4. Cleaning up after coworkers. Following a nurse who leaves food trays from various meals along with wet towels and linens can be frustrating. It’s hard to clean up after someone else. Nurses are supposed to keep patients’ rooms clean and clutter-free. There are times when garbage cans are overflowing and housekeeping can’t be found. Cleaning your patients’ room can make you late in completing necessary tasks, which may include your break.

Solution: Take a linen cart and bin with you when you begin your rounds on your patients, and replace clean linens and remove dirty linens at the same time. Straighten beds and tidy bedside tables. This time with your patient can give you a chance to do patient assessments on alertness, orientation, recent memory and shortness of breath without your patient ever knowing it. Bring an empty push cart on your next rounding and remove trays and anything else that’s been left in the room. Garbage cans? Wait for the patient to call for the bathroom. You can empty the trash after placing your patient on the toilet.

5. Documentation. Last, but most important, is patient documentation. Documentation is easier due to electronic medical records. Well, that’s what the IT companies would like us to believe. Documentation continues to keep us from doing the things we’d like to do, like go home on time. There’s no way to cut corners when we document on our patients. Documentation is a legal document that can be used in a court of law. Do your best and don’t rush.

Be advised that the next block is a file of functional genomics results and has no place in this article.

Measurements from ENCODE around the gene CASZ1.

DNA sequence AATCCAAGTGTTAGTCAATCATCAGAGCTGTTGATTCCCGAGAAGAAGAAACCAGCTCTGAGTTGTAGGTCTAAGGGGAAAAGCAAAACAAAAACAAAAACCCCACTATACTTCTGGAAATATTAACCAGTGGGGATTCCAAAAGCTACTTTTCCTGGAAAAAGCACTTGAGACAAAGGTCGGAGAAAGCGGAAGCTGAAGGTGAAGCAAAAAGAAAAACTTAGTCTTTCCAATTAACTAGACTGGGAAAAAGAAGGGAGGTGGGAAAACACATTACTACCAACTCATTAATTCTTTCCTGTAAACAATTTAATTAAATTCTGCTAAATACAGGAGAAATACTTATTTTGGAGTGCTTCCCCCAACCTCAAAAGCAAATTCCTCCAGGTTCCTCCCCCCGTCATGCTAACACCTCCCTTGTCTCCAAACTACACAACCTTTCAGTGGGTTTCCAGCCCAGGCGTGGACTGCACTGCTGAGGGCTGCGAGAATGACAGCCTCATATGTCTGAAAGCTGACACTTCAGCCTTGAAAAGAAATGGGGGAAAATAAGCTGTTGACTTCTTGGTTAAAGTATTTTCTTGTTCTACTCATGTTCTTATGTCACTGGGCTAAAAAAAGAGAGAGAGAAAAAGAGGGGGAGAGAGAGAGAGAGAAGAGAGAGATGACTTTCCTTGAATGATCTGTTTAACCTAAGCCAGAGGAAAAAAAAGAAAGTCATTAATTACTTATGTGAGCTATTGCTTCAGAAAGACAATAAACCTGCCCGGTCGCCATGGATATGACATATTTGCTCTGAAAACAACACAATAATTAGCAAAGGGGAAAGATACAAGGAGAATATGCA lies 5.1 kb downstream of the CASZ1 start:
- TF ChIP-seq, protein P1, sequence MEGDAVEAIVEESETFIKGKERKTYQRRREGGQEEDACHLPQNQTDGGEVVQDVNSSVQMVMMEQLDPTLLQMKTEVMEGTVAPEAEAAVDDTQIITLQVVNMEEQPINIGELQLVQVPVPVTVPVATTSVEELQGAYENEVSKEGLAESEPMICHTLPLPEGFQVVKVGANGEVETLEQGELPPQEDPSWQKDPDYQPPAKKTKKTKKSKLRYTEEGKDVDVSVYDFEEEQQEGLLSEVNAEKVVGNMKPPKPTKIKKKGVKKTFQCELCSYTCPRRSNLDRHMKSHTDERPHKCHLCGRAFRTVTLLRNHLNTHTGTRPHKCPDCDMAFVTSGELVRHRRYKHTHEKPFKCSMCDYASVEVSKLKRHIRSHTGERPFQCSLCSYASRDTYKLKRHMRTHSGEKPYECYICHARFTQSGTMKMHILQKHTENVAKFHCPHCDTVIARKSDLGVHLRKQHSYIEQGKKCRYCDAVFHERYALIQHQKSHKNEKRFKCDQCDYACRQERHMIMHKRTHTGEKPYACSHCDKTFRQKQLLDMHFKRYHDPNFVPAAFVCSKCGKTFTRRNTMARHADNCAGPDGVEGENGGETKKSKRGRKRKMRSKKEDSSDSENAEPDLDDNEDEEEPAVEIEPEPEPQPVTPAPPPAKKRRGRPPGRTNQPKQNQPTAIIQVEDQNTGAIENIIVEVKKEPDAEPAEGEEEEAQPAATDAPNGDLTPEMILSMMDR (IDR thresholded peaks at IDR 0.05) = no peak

Solution: Work on documentation when your patients are sleeping or visiting with friends and family. Mealtime—yours’ and your patients’—can also be used as a time for documentation. Remember, if you work while you eat and don’t take a “real” dinner break, you should be paid for your time. If it’s a busy shift, keep notes on your patients’ changes and do your documentation after your shift ends. Punch out after you finish documenting, not before you start.

Nurses will never have time to put themselves first until they punch out at the end of the shift. Reward yourself frequently during your free time and continue to do your best for yourself and your patients. Create balance in everything you do.

What are your solutions for staying “on top of it”?

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Candace Finch, BSN, RN

Candace Finch, BSN, RN is an orthopedic and bariatric nurse. Candace began her nursing career after the age of 40 and recently completed her BSN from Empire State College Distance Learning. She is a firm believer that it is never too late to reinvent yourself. As a mother of two children with Type 1 Diabetes, she has learned that whatever God gives you can be used to benefits others. She enjoys quiet time with her husband and family, reading non-fiction books, listening to contemporary Christian music and traveling with her daughter to Disney World.